WASHINGTON — "How does one manage a beaver?" twittered Sen. John McCain to his followers from the Senate floor last week.
McCains derisive comments "$650,000 for beaver management in North Carolina and Mississippi," he typed in his Twitter feed came as part of his ongoing tirade against directed spending in the federal government.
But he angered workers in North Carolina who say they know full-well how to manage beavers: Trap the critters, blow up their dams and let the water flow.
State and federal wildlife officials claim to have saved nearly $5 million last year in potential flood damage to farms, timber lands, roadways and other infrastructure through its Beaver Management Assistance Program the same one McCain was making fun of in Washington.
"Maybe you should ask (McCain) how much he knows about this and why he picked it out for ridicule," said U.S. Rep. David Price, a Chapel Hill Democrat. "We know why he chose this — because it sounds funny."
The omnibus spending bill for the current fiscal year contains nearly $8 billion in directed spending, called earmarks. Among the earmarks is $208,000 for North Carolinas Beaver Management Assistance Program. It was requested last year by Price and former U.S. Sen. Elizabeth Dole, a Republican.
The spending bill already has passed the House and is scheduled be voted on in the Senate this week.
McCain, an ardent anti-earmark activist, last week tried to strip all the earmarks out of the spending bill. He failed, but he made headlines sending out quick online messages to followers, called Twittering, about a handful of projects.
McCain angered supporters of the beaver management program, who say beaver dams can wreak havoc by flooding culverts and low-lying areas near streams.
"If you're just looking for the funniest thing to criticize, beaver management program might seem interesting to someone just combing through the bill," said Jake Parker, who lobbies for the state Farm Bureau.
"It's a legitimate program that's worth funding," he said.
In 2001, a freight train derailed in Pitt County after flooding weakened a rail bed near a beaver dam. Chemicals spilled from 30 rail cars, said Jon Heisterberg, state director for the U.S. Department of Agriculture's APHIS wildlife services' division.
A week ago Heisterberg took a handful of state legislative staff members to a pair of culverts under Highway 301 in Rocky Mount. There, he said, 5-foot-tall beaver dams threatened to take over the 8-foot-tall culverts.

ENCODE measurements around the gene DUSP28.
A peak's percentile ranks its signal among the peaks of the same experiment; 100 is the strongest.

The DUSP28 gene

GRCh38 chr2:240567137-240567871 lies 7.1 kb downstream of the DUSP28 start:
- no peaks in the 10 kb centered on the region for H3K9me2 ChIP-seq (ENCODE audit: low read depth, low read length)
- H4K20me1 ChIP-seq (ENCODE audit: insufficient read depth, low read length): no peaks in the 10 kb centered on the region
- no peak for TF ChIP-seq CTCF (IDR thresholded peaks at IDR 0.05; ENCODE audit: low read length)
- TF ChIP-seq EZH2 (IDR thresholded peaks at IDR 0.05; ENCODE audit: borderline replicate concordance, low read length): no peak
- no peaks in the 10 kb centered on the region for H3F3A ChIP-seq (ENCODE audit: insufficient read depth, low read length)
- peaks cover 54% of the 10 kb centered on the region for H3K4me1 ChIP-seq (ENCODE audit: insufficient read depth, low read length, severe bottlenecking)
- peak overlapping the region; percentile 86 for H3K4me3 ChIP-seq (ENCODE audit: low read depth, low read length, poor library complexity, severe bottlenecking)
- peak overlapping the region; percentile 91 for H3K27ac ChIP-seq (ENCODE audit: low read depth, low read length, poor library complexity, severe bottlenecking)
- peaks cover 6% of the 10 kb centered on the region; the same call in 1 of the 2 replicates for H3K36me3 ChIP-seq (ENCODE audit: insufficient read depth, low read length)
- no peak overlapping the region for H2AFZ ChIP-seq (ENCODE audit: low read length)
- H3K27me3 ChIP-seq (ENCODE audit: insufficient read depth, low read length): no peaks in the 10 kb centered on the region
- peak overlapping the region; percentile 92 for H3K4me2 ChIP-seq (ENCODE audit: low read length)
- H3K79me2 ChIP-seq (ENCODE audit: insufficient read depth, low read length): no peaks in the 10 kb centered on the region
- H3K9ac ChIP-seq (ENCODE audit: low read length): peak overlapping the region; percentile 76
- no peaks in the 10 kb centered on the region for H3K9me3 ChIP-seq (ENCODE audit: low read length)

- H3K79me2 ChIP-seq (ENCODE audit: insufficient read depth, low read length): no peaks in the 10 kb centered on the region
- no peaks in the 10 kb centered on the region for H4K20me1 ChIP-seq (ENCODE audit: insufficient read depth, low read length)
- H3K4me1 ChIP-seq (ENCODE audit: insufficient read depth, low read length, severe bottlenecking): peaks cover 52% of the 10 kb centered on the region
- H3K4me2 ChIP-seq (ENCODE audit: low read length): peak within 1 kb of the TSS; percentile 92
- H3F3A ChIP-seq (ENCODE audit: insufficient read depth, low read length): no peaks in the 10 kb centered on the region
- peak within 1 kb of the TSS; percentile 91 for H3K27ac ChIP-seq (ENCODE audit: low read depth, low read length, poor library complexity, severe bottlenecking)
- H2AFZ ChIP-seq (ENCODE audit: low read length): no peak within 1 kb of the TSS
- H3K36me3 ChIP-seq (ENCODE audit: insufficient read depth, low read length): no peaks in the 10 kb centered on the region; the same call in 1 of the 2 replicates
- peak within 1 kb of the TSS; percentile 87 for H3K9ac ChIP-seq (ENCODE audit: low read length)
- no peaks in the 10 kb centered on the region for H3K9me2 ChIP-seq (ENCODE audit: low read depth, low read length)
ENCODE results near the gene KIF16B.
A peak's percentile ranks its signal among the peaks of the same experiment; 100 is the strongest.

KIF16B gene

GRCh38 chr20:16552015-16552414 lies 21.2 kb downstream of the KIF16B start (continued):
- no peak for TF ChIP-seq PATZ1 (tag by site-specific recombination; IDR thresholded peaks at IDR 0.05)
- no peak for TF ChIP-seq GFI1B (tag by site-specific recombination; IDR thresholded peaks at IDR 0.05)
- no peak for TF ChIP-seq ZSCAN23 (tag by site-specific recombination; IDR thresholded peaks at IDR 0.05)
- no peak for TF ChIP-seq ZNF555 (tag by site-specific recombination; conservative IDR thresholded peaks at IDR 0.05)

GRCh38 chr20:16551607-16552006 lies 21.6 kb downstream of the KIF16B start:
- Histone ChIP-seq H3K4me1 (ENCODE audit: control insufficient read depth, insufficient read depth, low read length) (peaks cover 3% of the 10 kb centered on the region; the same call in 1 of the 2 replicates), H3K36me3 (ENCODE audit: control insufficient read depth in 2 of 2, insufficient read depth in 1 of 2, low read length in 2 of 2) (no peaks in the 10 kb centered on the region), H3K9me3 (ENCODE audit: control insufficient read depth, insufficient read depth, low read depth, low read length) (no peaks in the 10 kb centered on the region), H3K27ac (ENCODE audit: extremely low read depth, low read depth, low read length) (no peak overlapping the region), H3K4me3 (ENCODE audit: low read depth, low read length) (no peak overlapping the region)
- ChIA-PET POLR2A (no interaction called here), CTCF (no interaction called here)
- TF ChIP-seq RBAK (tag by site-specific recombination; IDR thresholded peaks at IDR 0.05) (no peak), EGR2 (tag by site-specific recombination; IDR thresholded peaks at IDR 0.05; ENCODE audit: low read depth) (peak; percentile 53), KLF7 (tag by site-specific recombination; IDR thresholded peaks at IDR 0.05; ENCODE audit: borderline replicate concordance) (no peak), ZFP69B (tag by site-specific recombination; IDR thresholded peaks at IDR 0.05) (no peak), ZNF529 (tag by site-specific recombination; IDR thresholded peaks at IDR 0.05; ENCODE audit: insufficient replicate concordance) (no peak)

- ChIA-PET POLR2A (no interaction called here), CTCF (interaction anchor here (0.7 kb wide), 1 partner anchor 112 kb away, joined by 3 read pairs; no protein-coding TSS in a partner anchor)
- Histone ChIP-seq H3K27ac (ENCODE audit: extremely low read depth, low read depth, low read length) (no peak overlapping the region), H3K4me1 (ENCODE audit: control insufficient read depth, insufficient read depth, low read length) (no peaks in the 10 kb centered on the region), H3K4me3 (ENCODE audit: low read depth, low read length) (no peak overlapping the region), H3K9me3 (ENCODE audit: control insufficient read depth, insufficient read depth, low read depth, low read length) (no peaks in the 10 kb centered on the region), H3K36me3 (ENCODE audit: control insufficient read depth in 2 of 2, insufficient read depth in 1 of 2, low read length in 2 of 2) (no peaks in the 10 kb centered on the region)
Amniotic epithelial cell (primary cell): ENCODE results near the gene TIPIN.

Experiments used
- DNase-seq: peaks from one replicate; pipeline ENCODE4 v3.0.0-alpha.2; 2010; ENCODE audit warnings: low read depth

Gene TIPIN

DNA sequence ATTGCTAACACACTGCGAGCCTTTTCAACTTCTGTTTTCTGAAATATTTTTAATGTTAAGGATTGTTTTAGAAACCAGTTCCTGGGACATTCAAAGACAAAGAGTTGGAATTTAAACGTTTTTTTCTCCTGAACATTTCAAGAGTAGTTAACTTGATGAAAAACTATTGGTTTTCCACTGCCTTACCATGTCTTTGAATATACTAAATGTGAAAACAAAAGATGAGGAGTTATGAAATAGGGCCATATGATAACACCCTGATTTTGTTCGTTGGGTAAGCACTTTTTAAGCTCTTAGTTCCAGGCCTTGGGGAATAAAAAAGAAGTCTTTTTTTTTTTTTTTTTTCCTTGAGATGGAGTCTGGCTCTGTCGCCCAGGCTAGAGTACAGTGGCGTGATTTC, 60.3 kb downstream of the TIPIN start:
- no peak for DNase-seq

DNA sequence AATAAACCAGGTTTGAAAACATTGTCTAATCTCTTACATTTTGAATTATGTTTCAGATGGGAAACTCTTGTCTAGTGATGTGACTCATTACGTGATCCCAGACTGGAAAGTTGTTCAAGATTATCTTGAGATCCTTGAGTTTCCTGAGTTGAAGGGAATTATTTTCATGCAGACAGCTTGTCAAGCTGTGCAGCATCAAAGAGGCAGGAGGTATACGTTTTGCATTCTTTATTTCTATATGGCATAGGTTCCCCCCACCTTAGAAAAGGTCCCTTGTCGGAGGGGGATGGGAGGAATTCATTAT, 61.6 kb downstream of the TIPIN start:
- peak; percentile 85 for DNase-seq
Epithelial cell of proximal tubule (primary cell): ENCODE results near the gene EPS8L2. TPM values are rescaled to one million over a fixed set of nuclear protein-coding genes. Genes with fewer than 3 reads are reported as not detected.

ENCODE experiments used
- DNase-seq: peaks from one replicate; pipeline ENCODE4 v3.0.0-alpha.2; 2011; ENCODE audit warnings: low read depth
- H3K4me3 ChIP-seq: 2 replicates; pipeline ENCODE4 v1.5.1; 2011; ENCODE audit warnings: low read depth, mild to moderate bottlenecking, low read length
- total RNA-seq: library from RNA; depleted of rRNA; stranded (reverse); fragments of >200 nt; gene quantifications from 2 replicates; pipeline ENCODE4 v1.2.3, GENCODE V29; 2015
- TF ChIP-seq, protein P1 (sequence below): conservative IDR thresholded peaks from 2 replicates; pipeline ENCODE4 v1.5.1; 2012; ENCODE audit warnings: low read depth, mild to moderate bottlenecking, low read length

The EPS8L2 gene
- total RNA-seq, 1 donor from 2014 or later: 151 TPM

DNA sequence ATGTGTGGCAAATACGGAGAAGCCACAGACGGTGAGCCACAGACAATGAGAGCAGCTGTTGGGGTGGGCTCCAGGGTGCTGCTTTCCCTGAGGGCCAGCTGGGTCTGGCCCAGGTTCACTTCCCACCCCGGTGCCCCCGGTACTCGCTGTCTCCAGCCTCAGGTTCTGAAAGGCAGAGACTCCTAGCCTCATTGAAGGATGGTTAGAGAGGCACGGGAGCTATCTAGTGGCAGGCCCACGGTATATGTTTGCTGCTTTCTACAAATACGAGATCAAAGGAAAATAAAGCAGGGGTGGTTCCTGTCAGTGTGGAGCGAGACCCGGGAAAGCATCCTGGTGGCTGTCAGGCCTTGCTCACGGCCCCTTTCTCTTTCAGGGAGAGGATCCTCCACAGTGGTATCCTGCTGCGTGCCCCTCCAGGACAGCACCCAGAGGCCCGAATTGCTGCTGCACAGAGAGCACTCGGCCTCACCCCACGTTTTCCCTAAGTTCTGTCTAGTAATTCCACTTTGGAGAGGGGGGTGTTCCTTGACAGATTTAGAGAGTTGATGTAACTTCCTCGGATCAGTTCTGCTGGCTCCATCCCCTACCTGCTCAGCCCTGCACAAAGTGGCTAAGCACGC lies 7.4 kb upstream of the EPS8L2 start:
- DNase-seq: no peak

"It would have clogged all the way, if we hadn't taken care of it," Heisterberg said.
Beavers were reintroduced to North Carolina in 1939, according to state records, and they can have environmental benefits. Their beaver ponds serve as habitat for a variety of other wildlife, and the flooding can create new wetlands to support still more species.
But when the flooding spills into timberlands, across crop lands or over roadways and rail beds, the beavers cause trouble, Heisterberg said.
The state legislature launched the beaver management program in 1992. Now, a nine-member advisory panel made up of state, federal and local officials conducts the program.
Carol Bannerman, a USDA wildlife spokeswoman near Washington, said states around the country have beaver management programs.
In North Carolina, beavers are caught in humane traps that kills them instantly. The state does not allow them to be moved, Heisterberg said. The dams then are broken apart with hand tools or, if theyre inside culverts, destroyed with explosives.
His office determines how much damage its program prevents by figuring up the repair and replacement costs to the Department of Transportation and private landowners.
Before the Beaver Management Assistance Program came into being, the transportation agency spent more than $1 million a year getting rid of beavers.
Now, the Department of Transportation spends $350,000 a year, Heisterberg said.
This past year, 44 of the states hundred counties paid $4,000 each to join the federal/state partnership on managing beavers. Among them are Johnston, Harnett, Nash and Franklin.
In Washington, the N.C. Farm Bureau has put in the earmark request to Congress for the states federal share of $208,000, said Parker, the organizations lobbyist.
Private landowners who ask for beaver trapping must pay a fee as well.
Price said he would rather have the program included in the president's budget request each year, but that it and many other agriculture programs have traditionally been funded through earmarks.
"It's a very sound use of federal money," he said. "That's why I supported it."
Parker already has put in an earmark request with Price and Republican U.S. Sen. Richard Burr for next fiscal year.
Burr spokesman Chris Walker said the senator will consider whether the beaver management request fits his guidelines.
"It's a little early in the process to speculate about next year's budget," Walker said.